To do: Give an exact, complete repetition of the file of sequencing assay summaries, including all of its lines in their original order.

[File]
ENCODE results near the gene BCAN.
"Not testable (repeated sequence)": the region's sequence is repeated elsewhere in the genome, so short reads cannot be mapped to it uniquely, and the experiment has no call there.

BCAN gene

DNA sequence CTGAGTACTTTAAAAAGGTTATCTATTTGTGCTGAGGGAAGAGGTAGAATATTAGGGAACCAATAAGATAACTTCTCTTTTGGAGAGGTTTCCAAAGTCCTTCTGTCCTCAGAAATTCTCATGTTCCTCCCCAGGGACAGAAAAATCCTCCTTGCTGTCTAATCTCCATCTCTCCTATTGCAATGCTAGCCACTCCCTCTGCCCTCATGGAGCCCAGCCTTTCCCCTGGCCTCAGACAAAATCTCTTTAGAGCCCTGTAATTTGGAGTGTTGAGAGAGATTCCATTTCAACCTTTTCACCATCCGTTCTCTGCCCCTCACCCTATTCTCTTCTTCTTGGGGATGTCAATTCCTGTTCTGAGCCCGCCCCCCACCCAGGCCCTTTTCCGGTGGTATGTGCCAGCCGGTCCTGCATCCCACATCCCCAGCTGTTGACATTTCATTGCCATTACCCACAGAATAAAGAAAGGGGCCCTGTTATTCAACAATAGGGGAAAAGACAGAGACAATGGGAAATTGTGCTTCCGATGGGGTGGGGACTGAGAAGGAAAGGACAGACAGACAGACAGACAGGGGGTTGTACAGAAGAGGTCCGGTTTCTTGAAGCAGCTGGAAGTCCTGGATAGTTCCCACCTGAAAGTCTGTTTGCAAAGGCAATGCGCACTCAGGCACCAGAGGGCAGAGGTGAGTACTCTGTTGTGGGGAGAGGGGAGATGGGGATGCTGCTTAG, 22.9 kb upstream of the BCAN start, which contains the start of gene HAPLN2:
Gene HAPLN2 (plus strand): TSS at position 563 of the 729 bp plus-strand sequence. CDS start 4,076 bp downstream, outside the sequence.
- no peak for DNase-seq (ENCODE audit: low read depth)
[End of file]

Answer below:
ENCODE results near the gene BCAN.
"Not testable (repeated sequence)": the region's sequence is repeated elsewhere in the genome, so short reads cannot be mapped to it uniquely, and the experiment has no call there.

BCAN gene

DNA sequence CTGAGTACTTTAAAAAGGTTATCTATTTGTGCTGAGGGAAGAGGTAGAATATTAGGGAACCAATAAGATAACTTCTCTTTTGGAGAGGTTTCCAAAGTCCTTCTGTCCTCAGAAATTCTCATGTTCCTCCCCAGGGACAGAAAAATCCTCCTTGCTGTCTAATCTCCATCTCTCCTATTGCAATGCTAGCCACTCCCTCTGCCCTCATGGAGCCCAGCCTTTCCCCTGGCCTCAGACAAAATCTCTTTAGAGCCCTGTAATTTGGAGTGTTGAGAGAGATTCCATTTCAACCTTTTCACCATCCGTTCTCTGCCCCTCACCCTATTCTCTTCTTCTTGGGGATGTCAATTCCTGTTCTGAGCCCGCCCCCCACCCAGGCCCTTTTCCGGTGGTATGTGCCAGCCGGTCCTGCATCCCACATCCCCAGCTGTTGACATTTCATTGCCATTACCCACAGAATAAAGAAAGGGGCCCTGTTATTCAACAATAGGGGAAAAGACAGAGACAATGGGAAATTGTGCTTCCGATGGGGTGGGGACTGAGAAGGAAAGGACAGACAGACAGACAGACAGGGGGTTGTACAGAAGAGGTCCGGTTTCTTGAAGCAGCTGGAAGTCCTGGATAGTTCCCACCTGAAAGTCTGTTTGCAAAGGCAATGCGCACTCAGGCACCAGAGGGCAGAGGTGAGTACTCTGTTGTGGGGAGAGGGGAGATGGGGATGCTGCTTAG, 22.9 kb upstream of the BCAN start, which contains the start of gene HAPLN2:
Gene HAPLN2 (plus strand): TSS at position 563 of the 729 bp plus-strand sequence. CDS start 4,076 bp downstream, outside the sequence.
- no peak for DNase-seq (ENCODE audit: low read depth)